A group of Saudi teachers said they will present a petition to King Abdullah to demand the Ministry of Education give them employment equality, from job opportunities to wages.
Sarah Mohamed, co-founder of the Human Justice Campaign for Lifting Oppression against Female Teachers, said the campaign had collected more than 1000 signatures in a petition for functional equality.
"The aim of the campaign is for women teachers to get equal employment opportunities," Sarah told AlArabiya.net. “Some people criticized us for using the word 'equality,' but we ask for 'employment equality,' and we used the texts of international treaties that stipulate equal wages for both.”
Mohamed pointed out that the campaign had approached several ministries and local human rights organizations, but none expressed interest in their demands.
"We didn't want anyone to accuse us of overstep the relevant authorities," said Mohamed.
Equal rights for equal work
The petition demands that local laws regarding appointment and salary increases be enforced, particularly with regards to credit for years of service.
"Although the general manager of Women Teachers Affairs at the ministry said that years of employment are taken into consideration, this didn't happen," campaign spokeswoman and teacher of ten years, Ghaidaa Ahmed, told Orbit TV.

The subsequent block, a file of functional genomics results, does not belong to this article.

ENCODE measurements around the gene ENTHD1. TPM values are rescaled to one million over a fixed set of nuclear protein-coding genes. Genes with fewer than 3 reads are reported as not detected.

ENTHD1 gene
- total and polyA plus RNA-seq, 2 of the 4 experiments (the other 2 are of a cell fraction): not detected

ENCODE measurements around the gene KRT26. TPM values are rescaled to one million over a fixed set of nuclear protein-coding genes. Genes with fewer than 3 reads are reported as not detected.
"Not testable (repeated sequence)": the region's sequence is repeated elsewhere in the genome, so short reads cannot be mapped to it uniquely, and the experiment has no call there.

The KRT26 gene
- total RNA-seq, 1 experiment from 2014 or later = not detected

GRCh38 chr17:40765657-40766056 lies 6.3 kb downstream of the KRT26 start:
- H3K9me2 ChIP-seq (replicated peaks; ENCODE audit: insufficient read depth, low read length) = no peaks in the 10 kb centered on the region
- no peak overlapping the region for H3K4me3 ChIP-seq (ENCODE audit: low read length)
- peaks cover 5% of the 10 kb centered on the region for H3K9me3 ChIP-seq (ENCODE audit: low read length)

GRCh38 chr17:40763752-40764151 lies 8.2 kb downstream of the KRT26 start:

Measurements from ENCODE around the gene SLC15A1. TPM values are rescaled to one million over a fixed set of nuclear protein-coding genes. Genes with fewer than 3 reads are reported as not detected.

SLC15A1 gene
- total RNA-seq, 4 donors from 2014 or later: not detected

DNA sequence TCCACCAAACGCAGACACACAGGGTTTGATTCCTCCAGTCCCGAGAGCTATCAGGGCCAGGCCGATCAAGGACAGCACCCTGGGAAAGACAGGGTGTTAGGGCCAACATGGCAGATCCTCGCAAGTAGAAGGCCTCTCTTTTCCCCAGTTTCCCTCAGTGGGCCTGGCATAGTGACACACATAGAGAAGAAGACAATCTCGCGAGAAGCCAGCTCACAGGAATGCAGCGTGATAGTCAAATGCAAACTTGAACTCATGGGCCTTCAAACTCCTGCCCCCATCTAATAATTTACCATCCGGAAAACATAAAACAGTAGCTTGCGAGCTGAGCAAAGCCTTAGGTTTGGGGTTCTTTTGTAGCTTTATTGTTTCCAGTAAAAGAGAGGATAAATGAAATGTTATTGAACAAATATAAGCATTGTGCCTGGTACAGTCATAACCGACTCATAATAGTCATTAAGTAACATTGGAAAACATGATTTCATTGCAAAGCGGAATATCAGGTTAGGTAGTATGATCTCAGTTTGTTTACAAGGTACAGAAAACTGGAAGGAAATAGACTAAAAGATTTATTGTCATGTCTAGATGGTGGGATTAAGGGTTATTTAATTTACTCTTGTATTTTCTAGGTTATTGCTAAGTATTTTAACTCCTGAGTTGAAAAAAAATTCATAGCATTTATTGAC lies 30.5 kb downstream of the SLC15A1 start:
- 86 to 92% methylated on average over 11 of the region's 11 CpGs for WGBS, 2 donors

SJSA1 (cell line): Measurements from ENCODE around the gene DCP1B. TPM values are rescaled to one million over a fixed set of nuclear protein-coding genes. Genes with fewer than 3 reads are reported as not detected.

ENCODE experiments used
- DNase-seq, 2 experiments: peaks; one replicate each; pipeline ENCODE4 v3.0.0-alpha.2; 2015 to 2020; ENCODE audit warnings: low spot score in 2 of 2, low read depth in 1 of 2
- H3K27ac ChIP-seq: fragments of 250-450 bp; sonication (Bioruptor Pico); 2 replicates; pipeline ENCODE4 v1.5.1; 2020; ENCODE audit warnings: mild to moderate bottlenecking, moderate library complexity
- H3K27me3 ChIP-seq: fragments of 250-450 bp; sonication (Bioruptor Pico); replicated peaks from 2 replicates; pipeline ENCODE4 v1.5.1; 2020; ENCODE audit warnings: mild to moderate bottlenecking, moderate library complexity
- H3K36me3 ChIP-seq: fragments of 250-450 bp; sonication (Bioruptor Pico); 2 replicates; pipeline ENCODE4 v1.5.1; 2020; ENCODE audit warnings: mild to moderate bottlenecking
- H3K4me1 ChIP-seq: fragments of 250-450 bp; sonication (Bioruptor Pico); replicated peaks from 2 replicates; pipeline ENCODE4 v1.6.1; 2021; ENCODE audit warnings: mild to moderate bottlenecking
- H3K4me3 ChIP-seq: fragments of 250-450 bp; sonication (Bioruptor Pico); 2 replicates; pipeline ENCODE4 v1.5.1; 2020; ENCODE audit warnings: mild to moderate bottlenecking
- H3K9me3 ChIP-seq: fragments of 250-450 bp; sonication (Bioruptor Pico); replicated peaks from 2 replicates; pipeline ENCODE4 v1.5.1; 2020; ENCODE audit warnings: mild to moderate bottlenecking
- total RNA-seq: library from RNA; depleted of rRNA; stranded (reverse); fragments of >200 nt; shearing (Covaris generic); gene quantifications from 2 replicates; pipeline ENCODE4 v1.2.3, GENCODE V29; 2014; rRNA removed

"We then found out that the civil service law does not include such an article,” she added. “Why then are we made to sign contracts stipulating overlooking years of employment?"
Lawyer and legal advisor Ahmed al-Maliki, who is in charge of a lawsuit filed by male and female teachers against the Ministry of Education, said that both men and women teachers suffer from appointments and salaries incommensurate with their experience and years of service.
However, Maliki noted that the injustices suffered by female teachers were greater because they had fewer rights and devalued positions but commensurate duties with their male colleagues. The case is still in court awaiting a verdict.
Accounts of discrimination
Ministry of Education spokesman Dr. Abul-Aziz al-Jarallah denied allegations of discrimination between men and women teachers.
Ahmed disagreed, however, and said that Jarallah’s promise to improve the working conditions of male teachers—and not female—was "the very essence of discrimination."
In a story Ghaidaa wrote about her suffering as a teacher, entitled
"Sorrows behind the Bars of Saudi Education," she described many forms of discrimination, in addition to gender, that teachers face.
"I was appointed in a village school 60 kilometers away from my house, and 10 years later I discovered that my original official appointment was close to my house, but that my job was given to someone else because of the connections she had,| described Ghaidaa. “The school principle never gave me the appointment letter."
The appointment of teachers to positions far away from their hometowns has been a hot topic in Saudi Arabia. The website of Saudi newspaper Al-Riyadh recently posted a special report on women teachers who, appointed to schools hundreds of kilometers away from their hometowns, met their untimely death on the road commuting to work.
(Translated from Arabic by Sonia Farid).